Agenda item


Application for a Review of premises licence.


RECEIVED the application made by ENFIELD COUNCIL’S LICENSING AUTHORITY for a review of the Premises Licence (LN/201500949) held by MR ARJAN BORUFI at the premises known as and situated at Broomfield Coffee Bar, 64 Aldermans Hill, LONDON, N13 4PP.




1.    The introduction by Ellie Green, Principal Licensing Officer, including:


a.  This was a review of the licence of Broomfield Coffee Bar, 64 Aldermans Hill N13.

b.  The premises licence had been in place since January 2016 for the venue, then known as Bambinos restaurant.

c.  A transfer application was granted in October 2017 to name Mr Arjan Borufi as the premises licence holder (PLH), and in November 2017 to name Mr Borufi as the designated premises supervisor (DPS). No objections were received to those applications.

d.  Yesterday, a minor variation application was received in respect of the bifold door, and conditions regarding noise prevention, which was available to Members if required.

e.  Prior to this minor variation application, since the transfer no other applications had been submitted, so the licensable activities remained the same as originally granted. All licensable activities had a terminal hour of midnight. Alcohol was for on sales only.

f.  On 23 April 2020 a review application was submitted by the Licensing Authority, on the grounds that the prevention of crime and disorder and prevention of public nuisance licensing objectives were not being met. The application sought to remove live and recorded music from the licence, in response to complaints regarding loud music. The full application was set out in Annex 2 of the officers’ report.

g.  Sixteen local residents (IP1 to IP16) had submitted representations under all four of the licensing objectives. Those representations were set out in Annex 4 of the report. The representations also made reference to social distancing breaches etc. The Sub-committee must focus on points in respect of licensable activities only.

h.  Representations supporting Mr Borufi (IP17 and IP18) were set out in Annex 11.

i.  No other representations were received from the Responsible Authorities.

j.  Should the Sub-committee be minded not to remove live and recorded music from the licence, Mr Borufi had agreed to additional licence conditions as set out in Annex 5, and mirrored in the minor variation application received yesterday.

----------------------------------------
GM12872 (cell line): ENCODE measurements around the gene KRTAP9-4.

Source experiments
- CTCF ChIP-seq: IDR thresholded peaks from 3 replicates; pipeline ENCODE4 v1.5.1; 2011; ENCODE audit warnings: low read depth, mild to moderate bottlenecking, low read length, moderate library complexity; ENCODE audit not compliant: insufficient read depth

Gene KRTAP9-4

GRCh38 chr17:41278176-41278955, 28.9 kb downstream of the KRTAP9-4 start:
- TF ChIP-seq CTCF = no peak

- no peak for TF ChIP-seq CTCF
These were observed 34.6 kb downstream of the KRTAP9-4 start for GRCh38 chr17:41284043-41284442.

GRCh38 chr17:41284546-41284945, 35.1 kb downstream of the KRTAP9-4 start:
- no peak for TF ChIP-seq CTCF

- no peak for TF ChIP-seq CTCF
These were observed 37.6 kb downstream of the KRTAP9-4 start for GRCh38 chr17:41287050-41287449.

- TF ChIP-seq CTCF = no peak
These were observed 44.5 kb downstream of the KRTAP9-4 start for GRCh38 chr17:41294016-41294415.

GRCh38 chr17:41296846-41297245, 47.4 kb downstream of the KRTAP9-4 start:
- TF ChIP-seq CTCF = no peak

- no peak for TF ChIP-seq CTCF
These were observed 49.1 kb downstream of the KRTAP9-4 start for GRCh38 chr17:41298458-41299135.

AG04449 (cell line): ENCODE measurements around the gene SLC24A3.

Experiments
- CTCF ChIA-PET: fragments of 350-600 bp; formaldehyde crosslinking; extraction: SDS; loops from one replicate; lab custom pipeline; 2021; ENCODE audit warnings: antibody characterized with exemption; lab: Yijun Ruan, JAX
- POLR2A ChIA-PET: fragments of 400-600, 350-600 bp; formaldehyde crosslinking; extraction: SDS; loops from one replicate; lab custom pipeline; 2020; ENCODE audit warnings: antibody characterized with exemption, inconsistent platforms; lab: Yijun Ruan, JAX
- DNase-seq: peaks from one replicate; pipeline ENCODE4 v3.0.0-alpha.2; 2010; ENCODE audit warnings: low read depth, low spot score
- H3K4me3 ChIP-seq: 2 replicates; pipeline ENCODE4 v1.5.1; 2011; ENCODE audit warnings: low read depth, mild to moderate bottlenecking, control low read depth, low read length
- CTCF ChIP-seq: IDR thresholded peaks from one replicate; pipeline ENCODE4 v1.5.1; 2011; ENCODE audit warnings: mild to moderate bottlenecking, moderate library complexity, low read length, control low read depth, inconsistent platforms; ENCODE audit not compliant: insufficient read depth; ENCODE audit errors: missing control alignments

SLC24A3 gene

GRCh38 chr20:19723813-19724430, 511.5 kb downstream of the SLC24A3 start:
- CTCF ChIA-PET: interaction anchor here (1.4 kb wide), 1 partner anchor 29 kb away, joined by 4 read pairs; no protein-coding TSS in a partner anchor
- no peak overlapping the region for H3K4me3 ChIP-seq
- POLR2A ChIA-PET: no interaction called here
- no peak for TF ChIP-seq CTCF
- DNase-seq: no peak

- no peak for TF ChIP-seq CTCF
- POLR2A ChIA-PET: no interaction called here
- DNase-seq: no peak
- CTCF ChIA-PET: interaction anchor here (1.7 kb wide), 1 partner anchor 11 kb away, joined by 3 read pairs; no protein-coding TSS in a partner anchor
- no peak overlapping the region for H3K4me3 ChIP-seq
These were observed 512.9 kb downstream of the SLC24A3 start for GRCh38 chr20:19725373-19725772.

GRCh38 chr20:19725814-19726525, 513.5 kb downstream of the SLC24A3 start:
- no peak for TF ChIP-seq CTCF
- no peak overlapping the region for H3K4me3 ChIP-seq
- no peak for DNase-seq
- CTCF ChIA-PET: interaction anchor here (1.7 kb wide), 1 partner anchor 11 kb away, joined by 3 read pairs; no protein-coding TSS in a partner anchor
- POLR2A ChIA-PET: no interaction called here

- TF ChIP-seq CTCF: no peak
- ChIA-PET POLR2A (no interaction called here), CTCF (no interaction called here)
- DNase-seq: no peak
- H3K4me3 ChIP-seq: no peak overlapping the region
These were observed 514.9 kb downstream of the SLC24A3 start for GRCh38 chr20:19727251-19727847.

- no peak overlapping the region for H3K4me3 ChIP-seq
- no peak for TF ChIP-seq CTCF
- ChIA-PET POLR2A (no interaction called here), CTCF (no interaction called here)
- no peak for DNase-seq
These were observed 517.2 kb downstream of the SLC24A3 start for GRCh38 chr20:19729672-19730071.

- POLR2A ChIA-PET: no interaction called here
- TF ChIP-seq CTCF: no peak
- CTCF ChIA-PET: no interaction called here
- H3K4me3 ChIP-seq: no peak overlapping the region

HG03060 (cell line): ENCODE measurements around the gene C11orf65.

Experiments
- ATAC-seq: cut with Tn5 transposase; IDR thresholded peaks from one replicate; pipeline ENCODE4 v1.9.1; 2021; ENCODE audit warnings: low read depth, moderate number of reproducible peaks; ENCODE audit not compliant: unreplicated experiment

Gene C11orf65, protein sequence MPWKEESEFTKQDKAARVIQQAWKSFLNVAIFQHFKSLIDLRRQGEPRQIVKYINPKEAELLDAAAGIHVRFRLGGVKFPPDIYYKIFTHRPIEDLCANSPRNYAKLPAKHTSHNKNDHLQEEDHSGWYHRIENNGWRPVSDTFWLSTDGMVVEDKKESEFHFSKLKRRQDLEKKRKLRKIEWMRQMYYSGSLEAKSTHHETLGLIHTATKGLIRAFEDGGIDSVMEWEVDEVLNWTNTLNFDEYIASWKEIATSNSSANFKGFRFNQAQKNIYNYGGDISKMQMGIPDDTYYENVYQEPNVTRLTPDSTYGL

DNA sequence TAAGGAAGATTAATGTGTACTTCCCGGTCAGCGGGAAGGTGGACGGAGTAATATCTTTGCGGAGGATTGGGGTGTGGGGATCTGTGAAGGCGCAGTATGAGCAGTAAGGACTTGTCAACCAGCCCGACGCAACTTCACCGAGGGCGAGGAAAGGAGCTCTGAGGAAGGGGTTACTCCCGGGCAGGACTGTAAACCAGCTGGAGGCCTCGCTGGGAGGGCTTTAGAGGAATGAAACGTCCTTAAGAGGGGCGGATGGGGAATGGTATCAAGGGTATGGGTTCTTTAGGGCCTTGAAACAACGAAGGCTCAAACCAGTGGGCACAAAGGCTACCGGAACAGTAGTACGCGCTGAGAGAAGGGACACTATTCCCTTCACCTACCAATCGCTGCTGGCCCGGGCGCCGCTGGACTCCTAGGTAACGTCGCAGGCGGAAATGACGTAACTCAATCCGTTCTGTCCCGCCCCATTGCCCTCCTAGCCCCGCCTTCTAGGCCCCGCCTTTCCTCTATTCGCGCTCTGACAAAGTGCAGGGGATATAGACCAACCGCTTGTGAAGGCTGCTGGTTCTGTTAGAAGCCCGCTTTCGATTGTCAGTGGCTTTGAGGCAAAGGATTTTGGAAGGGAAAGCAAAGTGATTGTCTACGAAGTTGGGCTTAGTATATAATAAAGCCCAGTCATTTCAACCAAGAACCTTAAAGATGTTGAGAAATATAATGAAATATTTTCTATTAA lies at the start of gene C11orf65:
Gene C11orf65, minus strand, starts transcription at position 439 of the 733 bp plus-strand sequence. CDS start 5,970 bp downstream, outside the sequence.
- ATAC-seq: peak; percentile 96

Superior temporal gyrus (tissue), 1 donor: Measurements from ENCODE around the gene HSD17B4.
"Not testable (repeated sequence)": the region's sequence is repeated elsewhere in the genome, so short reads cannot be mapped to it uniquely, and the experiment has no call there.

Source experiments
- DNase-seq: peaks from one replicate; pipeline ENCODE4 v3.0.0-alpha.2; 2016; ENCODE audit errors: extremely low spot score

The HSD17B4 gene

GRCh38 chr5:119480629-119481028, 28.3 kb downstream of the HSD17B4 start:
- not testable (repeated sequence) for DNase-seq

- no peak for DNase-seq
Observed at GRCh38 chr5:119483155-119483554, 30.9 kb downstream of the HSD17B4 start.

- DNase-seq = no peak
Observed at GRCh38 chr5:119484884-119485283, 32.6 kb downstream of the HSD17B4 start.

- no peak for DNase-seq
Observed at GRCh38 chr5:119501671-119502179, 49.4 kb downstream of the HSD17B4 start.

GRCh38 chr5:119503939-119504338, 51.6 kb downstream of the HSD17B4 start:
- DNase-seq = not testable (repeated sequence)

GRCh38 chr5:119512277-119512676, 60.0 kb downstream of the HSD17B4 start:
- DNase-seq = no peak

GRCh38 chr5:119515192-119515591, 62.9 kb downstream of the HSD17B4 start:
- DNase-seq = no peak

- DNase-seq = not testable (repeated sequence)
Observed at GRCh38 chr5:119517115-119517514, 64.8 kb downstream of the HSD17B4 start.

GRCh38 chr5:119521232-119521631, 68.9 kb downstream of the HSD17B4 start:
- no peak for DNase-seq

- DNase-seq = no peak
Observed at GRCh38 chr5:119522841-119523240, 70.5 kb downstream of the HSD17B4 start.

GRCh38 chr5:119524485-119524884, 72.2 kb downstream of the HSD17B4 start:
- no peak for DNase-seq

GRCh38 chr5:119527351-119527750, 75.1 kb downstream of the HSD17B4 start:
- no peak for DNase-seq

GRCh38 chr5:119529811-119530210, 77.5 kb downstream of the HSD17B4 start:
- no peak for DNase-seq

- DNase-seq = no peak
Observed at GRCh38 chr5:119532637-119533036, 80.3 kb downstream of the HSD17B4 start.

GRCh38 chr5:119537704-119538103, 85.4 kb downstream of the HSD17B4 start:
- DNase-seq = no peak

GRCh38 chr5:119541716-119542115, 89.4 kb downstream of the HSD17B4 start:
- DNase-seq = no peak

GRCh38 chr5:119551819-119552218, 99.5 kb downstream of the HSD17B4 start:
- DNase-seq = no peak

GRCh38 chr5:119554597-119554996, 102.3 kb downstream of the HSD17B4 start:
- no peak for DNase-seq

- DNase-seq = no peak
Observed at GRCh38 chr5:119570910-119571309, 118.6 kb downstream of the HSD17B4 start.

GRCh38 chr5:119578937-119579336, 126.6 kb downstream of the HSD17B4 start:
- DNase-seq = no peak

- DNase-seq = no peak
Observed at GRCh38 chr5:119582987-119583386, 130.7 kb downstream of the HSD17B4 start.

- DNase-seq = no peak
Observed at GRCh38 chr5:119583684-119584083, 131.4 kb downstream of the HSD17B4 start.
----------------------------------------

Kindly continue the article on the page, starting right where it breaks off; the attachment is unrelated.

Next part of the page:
k.  There had been no response in respect of the proposals for Conditions 13 and 15 in the current licence, and clarification was requested to be provided during the presentation.

l.  If the Sub-committee was minded to remove live and recorded music from the licence, the Licensing Authority requested that proposed Condition 16 be applied to the licence.


2.    The statement on behalf of the Licensing Authority by Charlotte Palmer (Senior Licensing Enforcement Officer), read out by Ellie Green due to sound quality and connectivity issues:


a.  The review was sought on the grounds that the premises have breached a noise abatement notice in respect of statutory nuisance arising from the production of noisy music. Breaching the notice was an offence. The grounds of the review were based on the prevention of crime and disorder and prevention of public nuisance licensing objectives. The review application sought the removal of live and recorded music from the licence.

b.  A number of representations were received from the public in support of the review and in opposition to the licence. Some of these sought revocation of the licence in its entirety.

c.  It was understood that the PLH’s solicitor was concerned that complaints made during the Covid-19 pandemic were included in representations, but the review focused on issues when the licence was in use: when alcohol was sold and when regulated entertainment was taking place. All complaints were included to raise the awareness of the PLH of the concerns, and to support him in coming up with a plan of action. The complaints in respect of social distancing also gave an indication of the PLH’s control of customers. However, in the interests of fairness, there should be a separation of typical behaviour and that resulting from the current situation.

d.  The PLH’s solicitor disputed information included from before the transfer, the application for which was not submitted until 03/10/17 for immediate effect, but information had been given that he was the owner since June 2017 and he was advised to submit an application as the new owner on 30/06/17. Business rates had been paid by Broomfield Coffee Bar Ltd. As set out in Appendix 18, the certificate of incorporation of Broomfield Coffee Bar Ltd was given at Companies House on 23/06/17 and Mr Borufi was named as Company Director. The Licensing Authority had therefore believed it was appropriate to include information from as far back as June 2017, and issues around loud music and the outside seating area still existed.